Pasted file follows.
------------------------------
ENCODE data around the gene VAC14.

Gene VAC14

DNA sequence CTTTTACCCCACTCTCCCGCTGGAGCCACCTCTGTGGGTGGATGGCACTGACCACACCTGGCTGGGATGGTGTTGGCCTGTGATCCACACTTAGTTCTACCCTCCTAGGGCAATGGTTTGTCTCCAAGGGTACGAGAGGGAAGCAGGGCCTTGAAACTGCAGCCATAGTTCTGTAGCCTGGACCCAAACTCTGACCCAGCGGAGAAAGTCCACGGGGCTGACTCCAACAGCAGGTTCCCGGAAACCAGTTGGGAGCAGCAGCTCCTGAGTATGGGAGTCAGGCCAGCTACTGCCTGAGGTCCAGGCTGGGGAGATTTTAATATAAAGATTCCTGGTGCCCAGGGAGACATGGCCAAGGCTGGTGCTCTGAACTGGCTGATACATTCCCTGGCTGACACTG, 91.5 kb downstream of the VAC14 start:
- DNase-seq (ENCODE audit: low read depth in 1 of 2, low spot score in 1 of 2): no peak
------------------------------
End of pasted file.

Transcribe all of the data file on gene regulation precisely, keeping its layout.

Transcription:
ENCODE data around the gene VAC14.

Gene VAC14

DNA sequence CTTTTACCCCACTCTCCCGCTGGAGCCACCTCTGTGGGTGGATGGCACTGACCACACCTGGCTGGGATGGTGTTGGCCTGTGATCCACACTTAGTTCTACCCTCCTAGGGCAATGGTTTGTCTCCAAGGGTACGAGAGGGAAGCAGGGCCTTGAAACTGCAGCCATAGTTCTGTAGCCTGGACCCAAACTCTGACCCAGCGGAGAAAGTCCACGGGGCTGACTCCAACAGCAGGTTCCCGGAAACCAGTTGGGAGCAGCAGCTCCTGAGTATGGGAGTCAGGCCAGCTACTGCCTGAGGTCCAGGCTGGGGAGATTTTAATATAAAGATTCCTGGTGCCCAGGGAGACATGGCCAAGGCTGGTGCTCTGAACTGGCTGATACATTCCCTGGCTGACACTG, 91.5 kb downstream of the VAC14 start:
- DNase-seq (ENCODE audit: low read depth in 1 of 2, low spot score in 1 of 2): no peak